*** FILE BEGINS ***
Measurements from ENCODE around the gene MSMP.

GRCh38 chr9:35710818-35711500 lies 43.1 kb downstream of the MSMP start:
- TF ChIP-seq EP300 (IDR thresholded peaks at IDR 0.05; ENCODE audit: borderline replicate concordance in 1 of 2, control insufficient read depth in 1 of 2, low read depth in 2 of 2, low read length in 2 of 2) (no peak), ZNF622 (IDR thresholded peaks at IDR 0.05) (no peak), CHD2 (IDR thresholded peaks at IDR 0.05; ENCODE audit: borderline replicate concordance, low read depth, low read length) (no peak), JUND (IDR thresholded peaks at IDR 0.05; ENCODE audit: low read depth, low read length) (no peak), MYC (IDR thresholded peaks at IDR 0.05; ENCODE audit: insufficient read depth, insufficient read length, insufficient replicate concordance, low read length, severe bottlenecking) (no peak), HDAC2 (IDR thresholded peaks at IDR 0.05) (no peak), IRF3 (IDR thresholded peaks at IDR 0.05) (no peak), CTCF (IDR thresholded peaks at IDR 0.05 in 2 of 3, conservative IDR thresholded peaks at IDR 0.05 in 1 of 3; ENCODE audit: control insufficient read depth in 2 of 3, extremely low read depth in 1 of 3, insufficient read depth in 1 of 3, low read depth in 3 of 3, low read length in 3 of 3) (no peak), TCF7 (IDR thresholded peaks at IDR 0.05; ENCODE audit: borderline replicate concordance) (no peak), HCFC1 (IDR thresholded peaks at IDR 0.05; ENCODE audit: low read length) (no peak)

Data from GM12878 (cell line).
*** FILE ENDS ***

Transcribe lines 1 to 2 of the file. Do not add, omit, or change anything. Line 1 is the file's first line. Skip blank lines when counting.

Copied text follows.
Measurements from ENCODE around the gene MSMP.

GRCh38 chr9:35710818-35711500 lies 43.1 kb downstream of the MSMP start: